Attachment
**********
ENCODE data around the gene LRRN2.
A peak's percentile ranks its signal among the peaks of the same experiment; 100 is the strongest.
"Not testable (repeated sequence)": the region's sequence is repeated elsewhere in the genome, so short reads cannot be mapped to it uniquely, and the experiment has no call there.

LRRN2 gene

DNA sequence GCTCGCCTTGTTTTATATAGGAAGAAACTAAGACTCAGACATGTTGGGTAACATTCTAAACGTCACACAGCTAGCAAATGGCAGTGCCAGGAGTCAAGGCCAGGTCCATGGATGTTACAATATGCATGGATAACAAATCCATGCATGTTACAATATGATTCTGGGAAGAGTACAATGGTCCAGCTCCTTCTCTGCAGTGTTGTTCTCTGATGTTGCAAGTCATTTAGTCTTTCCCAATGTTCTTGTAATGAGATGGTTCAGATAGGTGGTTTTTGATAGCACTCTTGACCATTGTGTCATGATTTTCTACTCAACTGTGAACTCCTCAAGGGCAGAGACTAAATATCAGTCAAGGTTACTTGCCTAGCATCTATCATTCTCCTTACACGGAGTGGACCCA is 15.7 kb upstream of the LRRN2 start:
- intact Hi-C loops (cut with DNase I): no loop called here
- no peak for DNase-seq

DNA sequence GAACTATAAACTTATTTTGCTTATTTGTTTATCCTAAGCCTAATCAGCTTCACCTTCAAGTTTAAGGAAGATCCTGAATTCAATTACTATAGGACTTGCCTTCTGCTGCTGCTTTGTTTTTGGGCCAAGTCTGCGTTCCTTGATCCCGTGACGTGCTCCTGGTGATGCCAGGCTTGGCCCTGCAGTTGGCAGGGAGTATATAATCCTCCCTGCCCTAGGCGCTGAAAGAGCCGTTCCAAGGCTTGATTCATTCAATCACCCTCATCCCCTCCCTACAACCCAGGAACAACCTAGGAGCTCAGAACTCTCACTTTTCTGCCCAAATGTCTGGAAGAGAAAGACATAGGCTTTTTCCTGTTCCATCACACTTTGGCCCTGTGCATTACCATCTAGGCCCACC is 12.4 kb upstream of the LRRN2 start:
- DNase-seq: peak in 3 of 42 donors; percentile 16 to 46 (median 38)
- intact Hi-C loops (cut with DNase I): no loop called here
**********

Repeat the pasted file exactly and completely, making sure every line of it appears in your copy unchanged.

ENCODE data around the gene LRRN2.
A peak's percentile ranks its signal among the peaks of the same experiment; 100 is the strongest.
"Not testable (repeated sequence)": the region's sequence is repeated elsewhere in the genome, so short reads cannot be mapped to it uniquely, and the experiment has no call there.

LRRN2 gene

DNA sequence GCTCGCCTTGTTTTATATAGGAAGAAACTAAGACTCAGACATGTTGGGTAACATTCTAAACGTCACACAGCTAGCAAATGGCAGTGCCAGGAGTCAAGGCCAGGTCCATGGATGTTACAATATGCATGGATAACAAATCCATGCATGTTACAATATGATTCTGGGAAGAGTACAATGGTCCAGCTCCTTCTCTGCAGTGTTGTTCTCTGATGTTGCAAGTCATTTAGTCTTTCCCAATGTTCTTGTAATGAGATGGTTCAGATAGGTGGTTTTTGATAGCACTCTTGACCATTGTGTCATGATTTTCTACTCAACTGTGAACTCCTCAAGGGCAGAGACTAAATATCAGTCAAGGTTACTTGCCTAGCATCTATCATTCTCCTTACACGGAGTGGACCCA is 15.7 kb upstream of the LRRN2 start:
- intact Hi-C loops (cut with DNase I): no loop called here
- no peak for DNase-seq

DNA sequence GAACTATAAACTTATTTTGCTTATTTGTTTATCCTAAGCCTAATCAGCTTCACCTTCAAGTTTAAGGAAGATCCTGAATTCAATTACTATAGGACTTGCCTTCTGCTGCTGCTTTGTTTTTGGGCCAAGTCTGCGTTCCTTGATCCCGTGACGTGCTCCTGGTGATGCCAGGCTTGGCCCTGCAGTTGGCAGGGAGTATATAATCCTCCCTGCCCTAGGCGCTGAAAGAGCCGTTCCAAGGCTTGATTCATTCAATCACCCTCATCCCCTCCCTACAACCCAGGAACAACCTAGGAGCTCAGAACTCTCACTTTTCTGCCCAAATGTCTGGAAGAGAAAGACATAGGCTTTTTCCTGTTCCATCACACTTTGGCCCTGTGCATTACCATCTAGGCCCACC is 12.4 kb upstream of the LRRN2 start:
- DNase-seq: peak in 3 of 42 donors; percentile 16 to 46 (median 38)
- intact Hi-C loops (cut with DNase I): no loop called here